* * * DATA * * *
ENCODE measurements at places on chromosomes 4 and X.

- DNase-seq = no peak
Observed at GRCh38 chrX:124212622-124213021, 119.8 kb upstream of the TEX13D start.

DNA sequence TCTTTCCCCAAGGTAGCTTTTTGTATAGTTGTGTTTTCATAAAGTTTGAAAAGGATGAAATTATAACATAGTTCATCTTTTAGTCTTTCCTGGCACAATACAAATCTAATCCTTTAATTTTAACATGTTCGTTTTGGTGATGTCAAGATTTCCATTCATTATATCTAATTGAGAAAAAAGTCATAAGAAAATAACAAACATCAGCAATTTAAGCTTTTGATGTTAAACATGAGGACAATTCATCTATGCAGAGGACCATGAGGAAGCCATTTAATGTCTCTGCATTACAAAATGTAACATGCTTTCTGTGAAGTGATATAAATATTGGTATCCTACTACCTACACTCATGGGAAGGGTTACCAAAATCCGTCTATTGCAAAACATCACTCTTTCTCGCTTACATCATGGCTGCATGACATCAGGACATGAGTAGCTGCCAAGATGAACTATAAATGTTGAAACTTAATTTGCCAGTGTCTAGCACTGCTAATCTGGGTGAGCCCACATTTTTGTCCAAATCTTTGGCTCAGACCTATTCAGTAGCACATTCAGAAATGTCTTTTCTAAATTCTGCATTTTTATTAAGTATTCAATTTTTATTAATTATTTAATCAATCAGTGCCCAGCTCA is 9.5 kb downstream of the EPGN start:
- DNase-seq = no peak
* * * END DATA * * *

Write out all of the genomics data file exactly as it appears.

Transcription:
ENCODE measurements at places on chromosomes 4 and X.

- DNase-seq = no peak
Observed at GRCh38 chrX:124212622-124213021, 119.8 kb upstream of the TEX13D start.

DNA sequence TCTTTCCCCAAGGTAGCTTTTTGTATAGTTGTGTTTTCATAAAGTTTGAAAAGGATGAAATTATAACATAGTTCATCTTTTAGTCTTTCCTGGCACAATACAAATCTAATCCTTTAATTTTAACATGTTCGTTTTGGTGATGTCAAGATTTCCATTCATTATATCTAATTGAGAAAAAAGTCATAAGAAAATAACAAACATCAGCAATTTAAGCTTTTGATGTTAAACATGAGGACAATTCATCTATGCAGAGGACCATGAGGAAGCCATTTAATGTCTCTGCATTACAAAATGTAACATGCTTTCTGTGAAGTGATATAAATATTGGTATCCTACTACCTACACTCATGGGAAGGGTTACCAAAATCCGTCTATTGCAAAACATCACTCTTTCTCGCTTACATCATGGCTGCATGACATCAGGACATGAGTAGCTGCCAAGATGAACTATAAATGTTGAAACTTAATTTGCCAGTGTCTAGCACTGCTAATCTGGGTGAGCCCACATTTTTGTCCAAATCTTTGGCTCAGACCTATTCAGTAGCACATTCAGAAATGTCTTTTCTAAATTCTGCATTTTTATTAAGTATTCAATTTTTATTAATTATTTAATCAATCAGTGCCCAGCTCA is 9.5 kb downstream of the EPGN start:
- DNase-seq = no peak